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ASK THE EXPERTS

Water quality testing

POSTED: July 18, 2012 4:00 a.m.

The quality of our water can have a direct and persistent effect on our health.

The EPA sets standards that public water sources routinely be checked. This is not the case with private water supplies, such as a well. Having your well water tested once a year serves as a good precaution and will keep you aware of any contamination.

One common myth is that there is no cause for concern if your water looks clear and tastes good. This is false because many contaminants do not affect the taste and appearance of your water.

Another myth is one test checks for all contaminants.

No one test can represent all types of contaminants. Bacteriological tests check for presence of total coliform bacteria. The local Environmental Health Agency will conduct this test for you.

Mineral tests check for calcium, magnesium and other minerals, and will tell you if an abundance of these minerals will lead to hard water.

Pesticide and chemical tests are performed when there is a reason to believe a specific contaminate has entered the water supply. Mineral and chemical tests are offered through your local extension office.

Unless in-house contaminations are suspected, it is usually not necessary to test public and municipal water supplies.

However, water testing should be considered when:

• Your water source is from a well, spring, or cistern.

• Your water stains plumbing and laundry.

• Your water pipes show signs of deterioration.

• Your family/guests complain of gastrointestinal illnesses.

• You are concerned about lead pipes or soldering in your house.

If no specific concerns exist but you want to be proactive, start by testing for common contaminants such as nitrate, total coliform bacteria, etc. This will determine if your water system is vulnerable to contamination.

If tests reveal you should invest in a treatment system, remember the concept of ‘buyers beware.' Be aware of in-home demonstrations that indicate poor water quality (sales people are not necessarily scientists).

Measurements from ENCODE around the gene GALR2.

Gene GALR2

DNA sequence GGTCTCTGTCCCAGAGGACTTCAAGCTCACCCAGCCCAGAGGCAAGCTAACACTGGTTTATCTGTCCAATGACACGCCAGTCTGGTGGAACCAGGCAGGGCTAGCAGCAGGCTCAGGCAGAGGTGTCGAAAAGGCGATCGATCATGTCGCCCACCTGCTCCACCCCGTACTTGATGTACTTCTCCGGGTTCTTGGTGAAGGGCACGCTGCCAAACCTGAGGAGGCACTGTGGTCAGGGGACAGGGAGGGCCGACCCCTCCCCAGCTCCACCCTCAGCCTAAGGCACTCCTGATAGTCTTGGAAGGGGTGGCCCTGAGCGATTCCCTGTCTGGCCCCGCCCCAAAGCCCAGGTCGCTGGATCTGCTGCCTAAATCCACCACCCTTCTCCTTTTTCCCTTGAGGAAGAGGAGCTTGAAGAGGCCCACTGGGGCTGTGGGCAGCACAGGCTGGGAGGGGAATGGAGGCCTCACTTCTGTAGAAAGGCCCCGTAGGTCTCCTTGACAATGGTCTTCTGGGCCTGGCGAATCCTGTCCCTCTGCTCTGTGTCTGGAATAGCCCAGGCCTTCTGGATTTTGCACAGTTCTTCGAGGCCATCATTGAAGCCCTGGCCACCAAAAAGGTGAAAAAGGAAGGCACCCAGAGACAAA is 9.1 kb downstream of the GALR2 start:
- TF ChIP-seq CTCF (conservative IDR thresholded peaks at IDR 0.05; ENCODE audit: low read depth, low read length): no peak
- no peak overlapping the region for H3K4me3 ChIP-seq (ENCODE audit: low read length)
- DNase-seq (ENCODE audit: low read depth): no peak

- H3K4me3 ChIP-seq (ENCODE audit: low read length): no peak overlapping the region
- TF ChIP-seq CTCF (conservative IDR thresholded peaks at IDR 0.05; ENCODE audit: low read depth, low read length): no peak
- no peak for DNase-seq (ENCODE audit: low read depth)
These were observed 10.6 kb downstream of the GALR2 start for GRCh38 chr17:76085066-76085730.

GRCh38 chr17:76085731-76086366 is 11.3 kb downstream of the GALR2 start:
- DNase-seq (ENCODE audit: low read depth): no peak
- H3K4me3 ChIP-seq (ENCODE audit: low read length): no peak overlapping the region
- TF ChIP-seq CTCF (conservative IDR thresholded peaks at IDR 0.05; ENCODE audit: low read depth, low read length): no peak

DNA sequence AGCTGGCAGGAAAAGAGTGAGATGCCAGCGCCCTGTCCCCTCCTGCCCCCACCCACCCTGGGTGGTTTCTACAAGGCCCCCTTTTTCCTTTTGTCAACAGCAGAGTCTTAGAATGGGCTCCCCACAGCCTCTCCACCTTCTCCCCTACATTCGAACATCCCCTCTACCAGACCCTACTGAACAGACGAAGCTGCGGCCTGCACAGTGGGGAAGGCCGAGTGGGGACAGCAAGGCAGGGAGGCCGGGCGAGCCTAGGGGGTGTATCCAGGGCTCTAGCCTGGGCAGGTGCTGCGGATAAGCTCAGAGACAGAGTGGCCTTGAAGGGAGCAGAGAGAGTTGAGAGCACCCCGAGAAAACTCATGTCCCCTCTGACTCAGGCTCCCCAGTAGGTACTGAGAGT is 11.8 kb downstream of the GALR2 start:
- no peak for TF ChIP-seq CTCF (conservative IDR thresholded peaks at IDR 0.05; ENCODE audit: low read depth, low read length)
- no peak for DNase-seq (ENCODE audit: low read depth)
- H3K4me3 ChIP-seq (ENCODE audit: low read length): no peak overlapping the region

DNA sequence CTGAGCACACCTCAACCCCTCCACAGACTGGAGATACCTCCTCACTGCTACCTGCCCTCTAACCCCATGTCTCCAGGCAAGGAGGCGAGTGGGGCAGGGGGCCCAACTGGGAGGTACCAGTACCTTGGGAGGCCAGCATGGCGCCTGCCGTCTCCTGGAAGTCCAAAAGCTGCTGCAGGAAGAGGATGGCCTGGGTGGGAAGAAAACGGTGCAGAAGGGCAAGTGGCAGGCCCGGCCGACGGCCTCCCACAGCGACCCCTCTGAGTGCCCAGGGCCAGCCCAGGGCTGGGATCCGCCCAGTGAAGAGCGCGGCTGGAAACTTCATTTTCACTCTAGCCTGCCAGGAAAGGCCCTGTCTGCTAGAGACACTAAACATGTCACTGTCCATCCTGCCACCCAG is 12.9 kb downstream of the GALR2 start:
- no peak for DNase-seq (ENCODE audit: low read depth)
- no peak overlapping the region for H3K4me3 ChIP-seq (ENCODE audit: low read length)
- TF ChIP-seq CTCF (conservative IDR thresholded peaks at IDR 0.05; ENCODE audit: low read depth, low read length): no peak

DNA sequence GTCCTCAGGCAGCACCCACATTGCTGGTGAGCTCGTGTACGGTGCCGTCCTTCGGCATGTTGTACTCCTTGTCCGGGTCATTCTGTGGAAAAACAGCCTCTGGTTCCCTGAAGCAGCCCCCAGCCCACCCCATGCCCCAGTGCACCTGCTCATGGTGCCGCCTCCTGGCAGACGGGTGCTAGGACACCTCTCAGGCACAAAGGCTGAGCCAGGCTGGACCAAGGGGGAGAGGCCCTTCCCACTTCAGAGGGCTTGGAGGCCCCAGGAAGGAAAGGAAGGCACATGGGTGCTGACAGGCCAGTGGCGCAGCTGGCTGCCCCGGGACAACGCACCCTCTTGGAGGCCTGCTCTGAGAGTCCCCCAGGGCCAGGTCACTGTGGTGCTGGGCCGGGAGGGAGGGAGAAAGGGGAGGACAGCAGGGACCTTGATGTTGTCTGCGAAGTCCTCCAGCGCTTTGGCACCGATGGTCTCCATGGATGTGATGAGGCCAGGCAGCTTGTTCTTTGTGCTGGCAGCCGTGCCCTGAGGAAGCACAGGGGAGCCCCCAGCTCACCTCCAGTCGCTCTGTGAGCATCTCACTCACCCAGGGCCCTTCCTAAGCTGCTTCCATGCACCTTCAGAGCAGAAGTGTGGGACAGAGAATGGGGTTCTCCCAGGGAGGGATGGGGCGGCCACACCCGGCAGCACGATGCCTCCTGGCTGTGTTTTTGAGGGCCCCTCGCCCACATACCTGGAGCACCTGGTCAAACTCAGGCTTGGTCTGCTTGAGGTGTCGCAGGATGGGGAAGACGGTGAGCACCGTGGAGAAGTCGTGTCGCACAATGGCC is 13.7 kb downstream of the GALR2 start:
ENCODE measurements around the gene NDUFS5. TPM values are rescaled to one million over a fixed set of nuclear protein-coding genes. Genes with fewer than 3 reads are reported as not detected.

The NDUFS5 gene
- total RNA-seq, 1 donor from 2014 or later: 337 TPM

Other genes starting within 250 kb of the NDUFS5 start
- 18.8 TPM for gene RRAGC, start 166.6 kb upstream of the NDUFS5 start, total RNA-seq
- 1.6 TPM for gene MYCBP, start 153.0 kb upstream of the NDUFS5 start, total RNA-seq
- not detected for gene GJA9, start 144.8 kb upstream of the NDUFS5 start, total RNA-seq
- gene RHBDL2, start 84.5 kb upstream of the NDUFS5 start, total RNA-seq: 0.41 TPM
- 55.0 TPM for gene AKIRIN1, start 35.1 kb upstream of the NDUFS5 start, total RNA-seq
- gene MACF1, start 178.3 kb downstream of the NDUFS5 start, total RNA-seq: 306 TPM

Listen out for any claim that a treatment system was tested or registered with the Environmental Protection Agency. The EPA does not register or test any systems.

Educate yourself. Remember, public water supplies are required by law to be tested.

Here are a few home water treatment systems:

• Activated Carbon Filters remove tastes, odors and small amounts of organic contaminants. These include pour-through filters, faucet-mounted filters and high-volume filters.

• Water softeners are useful in treating hard water, which interferes with the cleaning action in soaps.

• Distillers essentially remove all contaminants. However, they are not easy to maintain and work slowly.

• Sand filters remove silt, sediment, organic matter, etc. from your water.

• Shock chlorination is a treatment procedure that serves to kill bacteria.

Information from this article was taken from University of Georgia publications on water quality.

For more information, view ‘Home Water Quality & Treatment,' ‘Testing for Water Quality,' and ‘Protecting Your Well and Wellhead.'

These publications are located at your local county extension office.

Clark MacAllister is the Dawson County extension agent. For more information, call (706) 265-2442.

 

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